Georgia’s a rock star

Source: Serpentine Jarradale Examiner – Issue 1516 • June 30th 2022 – Pages 1 & 3
Author: Chris Fowler

A Mundijong resident and childhood cancer survivor had her dreams realised on Wednesday, when the Childhood Leukemia and Cancer Research Foundation (CLCRF) gifted her a brand-new truck, to combine her love of hose-riding with her role as foundation ambassador.

Georgia Lowry was diagnosed with a rare and aggressive form of infantile leukemia at just eight weeks old, suffering through a punishing regimen of radiotherapy to combat the disease’s terrifying two per cent rate of survival. At six months of age, Georgia became the youngest bone marrow transplant recipient for leukemia in Australia, thanks to a donation from her sister, Grace. Following years of treatment, including periods of remission and return and a second bone marrow transplant, Georgia recovered, although she still suffers from the after-effects of her radiation treatments.

Having recently celebrated her 28th birthday, Georgia has volunteered as anambassador for CLCRF since 2012, enthusiastically giving her time to promote the foundation through public speaking and school visits. Time and energy, however, is not the only thing Georgia has contributed to cancer research. To this day, researchers around the world use Georgia’s cell lines to get a better understanding of how to treat the disease.

“We’ve got a tissue bank that we’ve been running here in WA for about 42 years and Georgia’s cell-lines are the rock stars,” CLCRF General Manager Kylie Dalton said.
“We test different drug protocols and when a research project is looking for a particular cell line, they will request those cells.”

For reasons still unknown, Georgia’s cells can be grown in the laboratory far more successfully than most. “Georgia’s cells seem to be able to do that,” Ms Dalton said. “I wish I could answer that, I really do. We just know that Georgia is a rock star in her own right.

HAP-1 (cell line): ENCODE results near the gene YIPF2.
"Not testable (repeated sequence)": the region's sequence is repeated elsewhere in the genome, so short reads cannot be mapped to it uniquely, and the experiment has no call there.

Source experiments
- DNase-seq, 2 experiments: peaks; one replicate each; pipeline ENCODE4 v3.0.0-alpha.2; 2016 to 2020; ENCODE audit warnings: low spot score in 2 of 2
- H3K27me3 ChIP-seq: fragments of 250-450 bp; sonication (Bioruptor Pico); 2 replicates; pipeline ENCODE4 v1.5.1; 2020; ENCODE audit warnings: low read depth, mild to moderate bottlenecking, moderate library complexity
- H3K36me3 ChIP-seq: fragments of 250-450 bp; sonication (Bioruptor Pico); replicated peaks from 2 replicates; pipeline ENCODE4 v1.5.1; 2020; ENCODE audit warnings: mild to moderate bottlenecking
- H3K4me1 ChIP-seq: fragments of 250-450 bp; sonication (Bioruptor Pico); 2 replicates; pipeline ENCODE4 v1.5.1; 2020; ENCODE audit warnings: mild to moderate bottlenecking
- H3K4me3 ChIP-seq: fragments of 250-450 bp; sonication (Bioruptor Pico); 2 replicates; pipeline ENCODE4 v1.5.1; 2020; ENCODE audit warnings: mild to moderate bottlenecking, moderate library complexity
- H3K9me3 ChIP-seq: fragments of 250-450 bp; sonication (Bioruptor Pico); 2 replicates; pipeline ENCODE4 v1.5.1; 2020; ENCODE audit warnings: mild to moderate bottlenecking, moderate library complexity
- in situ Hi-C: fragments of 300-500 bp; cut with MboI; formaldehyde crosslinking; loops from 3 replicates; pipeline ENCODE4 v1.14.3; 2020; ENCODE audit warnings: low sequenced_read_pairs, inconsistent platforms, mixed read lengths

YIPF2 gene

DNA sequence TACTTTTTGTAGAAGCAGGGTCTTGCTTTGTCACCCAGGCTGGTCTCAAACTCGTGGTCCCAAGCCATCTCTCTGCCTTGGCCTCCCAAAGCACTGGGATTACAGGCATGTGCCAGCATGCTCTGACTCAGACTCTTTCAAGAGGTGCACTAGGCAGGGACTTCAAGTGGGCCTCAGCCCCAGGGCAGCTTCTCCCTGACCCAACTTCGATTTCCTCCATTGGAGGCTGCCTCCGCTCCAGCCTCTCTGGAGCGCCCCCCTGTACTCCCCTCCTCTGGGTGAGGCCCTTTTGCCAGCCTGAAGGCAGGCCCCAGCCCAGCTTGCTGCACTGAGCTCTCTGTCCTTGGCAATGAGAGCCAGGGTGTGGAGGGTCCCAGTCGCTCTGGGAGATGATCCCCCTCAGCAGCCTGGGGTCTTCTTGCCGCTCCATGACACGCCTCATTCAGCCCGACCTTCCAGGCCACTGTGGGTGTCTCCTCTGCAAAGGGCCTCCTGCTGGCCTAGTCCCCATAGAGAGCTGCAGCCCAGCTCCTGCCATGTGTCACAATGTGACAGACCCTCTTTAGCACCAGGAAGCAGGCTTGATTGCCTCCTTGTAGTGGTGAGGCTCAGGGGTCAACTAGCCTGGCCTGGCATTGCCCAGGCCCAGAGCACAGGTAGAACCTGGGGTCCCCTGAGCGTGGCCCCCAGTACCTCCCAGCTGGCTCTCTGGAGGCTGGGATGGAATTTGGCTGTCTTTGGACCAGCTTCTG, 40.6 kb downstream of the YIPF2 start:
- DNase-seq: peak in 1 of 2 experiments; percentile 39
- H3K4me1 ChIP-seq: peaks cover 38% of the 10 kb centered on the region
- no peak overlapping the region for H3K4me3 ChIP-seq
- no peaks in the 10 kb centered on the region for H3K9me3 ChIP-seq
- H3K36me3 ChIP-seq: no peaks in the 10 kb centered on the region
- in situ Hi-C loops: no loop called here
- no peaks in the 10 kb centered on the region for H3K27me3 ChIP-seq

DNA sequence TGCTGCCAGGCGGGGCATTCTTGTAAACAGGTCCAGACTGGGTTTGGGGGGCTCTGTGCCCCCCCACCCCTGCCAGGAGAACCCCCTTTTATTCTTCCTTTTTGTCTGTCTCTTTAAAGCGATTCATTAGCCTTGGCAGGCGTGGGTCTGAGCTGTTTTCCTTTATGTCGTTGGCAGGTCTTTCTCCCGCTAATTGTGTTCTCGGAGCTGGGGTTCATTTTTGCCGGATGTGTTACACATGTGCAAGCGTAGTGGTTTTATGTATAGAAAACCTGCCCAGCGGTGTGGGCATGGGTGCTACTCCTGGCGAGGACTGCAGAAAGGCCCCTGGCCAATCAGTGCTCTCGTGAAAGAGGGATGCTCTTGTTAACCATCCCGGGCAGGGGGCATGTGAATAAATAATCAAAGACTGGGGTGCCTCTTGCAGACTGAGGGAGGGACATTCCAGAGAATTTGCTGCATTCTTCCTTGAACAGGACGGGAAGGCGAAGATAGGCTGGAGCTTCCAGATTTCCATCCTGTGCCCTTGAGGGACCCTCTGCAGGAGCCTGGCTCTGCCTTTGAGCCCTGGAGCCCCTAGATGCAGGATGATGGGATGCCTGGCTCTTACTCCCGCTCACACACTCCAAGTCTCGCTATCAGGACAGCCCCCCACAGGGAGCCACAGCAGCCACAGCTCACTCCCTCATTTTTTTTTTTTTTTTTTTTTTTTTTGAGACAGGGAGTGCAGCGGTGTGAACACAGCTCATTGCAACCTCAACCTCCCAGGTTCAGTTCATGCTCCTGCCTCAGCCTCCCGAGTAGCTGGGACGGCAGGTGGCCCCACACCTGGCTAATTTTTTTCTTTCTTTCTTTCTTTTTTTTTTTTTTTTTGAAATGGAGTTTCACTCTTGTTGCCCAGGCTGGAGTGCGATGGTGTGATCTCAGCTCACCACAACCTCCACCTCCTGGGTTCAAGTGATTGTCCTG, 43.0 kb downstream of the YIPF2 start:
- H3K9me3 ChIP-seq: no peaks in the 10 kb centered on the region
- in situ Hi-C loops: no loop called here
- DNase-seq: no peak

“She’s an incredible ambassador for us and she’s the example of why research matters.
“For her to get up every single day and do what she does is incredible, if you know the journey she has gone through. She is my superhero.”
“To be able to give back to her so she can live her best life is such a thrill.”

Ever enthusiastic, and quietly humble, Georgia said that being gifted the truck hasn’t hit home yet.
“It was such a surreal day, like it was a “I was so overwhelmed by seeing the truck for the first time, I was quite a mess.
“It’s a new life for me, I’m hon oured to be able to spread the word about such an amazing foundation, it’s a family, they are so supportive and so set on making cancer history.
“I’m just really privileged to be a part of it.”

Speaking of her ‘rock star’ cell lines, Georgia is quick to acknowledge the medical researchers who use them.
“Something good has come out of something bad,” Georgia said.
“They’re still working really hard; I think they have had a few breakthroughs but they’re still consistently testing on my cells and finding new ways to eliminate cancer.
“When I was a baby, it was the radiation that did the most harm to my body, and they’ve eliminated the amount of radiation needed, using that just as a last resort instead of straight away.
“It’s truly something, and like I said I’m privileged to be a part of it. I’m just honoured.”
“I’m definitely not the worst off, there are so many people worse off than me, and to head to schools and see a smile, or have a kid ask a question, that makes my day.
“That’s what I’m there for and that’s what I love to do.

Donate to the Georgia Lowry Project today!